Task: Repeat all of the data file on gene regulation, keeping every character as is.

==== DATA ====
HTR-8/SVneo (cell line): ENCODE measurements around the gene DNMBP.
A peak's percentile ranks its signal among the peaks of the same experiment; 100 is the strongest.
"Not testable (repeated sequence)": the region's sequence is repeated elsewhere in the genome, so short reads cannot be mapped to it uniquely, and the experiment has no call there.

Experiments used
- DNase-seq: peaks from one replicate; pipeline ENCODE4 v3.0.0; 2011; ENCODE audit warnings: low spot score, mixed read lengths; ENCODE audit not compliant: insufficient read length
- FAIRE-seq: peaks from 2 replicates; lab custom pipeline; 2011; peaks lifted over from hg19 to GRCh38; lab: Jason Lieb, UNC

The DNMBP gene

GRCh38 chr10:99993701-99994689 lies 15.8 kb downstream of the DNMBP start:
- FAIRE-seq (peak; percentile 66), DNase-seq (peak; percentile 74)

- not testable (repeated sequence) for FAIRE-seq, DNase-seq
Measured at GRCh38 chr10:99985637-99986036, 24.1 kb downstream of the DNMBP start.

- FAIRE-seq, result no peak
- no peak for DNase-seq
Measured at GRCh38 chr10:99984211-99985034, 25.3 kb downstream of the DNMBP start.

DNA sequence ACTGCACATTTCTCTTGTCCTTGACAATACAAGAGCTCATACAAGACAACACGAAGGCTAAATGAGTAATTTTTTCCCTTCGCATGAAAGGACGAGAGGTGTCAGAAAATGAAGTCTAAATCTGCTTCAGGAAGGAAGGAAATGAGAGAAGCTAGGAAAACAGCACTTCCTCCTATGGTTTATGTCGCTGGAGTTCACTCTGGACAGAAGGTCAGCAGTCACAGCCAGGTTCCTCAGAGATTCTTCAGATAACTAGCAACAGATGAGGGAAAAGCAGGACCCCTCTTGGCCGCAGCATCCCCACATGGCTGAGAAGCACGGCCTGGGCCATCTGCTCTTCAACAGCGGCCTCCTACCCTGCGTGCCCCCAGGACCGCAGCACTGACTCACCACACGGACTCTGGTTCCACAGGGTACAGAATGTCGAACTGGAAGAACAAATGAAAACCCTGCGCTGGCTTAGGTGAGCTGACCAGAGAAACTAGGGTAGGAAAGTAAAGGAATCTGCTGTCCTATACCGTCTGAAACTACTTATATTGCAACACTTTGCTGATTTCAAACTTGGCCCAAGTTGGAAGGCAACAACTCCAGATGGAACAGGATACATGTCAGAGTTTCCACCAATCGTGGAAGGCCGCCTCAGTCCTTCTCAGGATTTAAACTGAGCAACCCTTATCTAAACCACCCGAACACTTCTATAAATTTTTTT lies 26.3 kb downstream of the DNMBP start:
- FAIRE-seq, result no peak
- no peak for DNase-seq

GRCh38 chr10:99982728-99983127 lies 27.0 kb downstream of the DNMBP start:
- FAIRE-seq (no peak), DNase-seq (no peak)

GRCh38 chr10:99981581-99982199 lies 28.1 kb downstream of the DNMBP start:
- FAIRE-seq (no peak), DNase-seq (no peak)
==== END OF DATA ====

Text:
HTR-8/SVneo (cell line): ENCODE measurements around the gene DNMBP.
A peak's percentile ranks its signal among the peaks of the same experiment; 100 is the strongest.
"Not testable (repeated sequence)": the region's sequence is repeated elsewhere in the genome, so short reads cannot be mapped to it uniquely, and the experiment has no call there.

Experiments used
- DNase-seq: peaks from one replicate; pipeline ENCODE4 v3.0.0; 2011; ENCODE audit warnings: low spot score, mixed read lengths; ENCODE audit not compliant: insufficient read length
- FAIRE-seq: peaks from 2 replicates; lab custom pipeline; 2011; peaks lifted over from hg19 to GRCh38; lab: Jason Lieb, UNC

The DNMBP gene

GRCh38 chr10:99993701-99994689 lies 15.8 kb downstream of the DNMBP start:
- FAIRE-seq (peak; percentile 66), DNase-seq (peak; percentile 74)

- not testable (repeated sequence) for FAIRE-seq, DNase-seq
Measured at GRCh38 chr10:99985637-99986036, 24.1 kb downstream of the DNMBP start.

- FAIRE-seq, result no peak
- no peak for DNase-seq
Measured at GRCh38 chr10:99984211-99985034, 25.3 kb downstream of the DNMBP start.

DNA sequence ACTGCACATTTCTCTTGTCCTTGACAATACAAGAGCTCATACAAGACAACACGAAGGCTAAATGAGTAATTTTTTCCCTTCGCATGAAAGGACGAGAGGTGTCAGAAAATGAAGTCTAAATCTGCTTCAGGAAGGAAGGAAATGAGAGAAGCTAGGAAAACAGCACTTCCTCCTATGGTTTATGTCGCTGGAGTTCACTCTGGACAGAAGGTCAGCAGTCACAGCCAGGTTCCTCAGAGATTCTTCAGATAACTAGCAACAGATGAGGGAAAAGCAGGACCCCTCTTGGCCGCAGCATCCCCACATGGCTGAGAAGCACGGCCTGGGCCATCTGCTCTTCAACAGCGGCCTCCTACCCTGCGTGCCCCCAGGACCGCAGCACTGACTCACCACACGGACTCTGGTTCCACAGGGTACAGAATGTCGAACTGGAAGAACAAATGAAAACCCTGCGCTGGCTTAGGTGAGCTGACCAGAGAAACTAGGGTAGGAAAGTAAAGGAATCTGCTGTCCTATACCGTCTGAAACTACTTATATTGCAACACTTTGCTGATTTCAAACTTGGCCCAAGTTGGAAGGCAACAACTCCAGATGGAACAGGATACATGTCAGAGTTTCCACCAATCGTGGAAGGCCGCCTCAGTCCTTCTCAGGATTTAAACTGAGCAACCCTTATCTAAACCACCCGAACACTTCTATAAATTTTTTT lies 26.3 kb downstream of the DNMBP start:
- FAIRE-seq, result no peak
- no peak for DNase-seq

GRCh38 chr10:99982728-99983127 lies 27.0 kb downstream of the DNMBP start:
- FAIRE-seq (no peak), DNase-seq (no peak)

GRCh38 chr10:99981581-99982199 lies 28.1 kb downstream of the DNMBP start:
- FAIRE-seq (no peak), DNase-seq (no peak)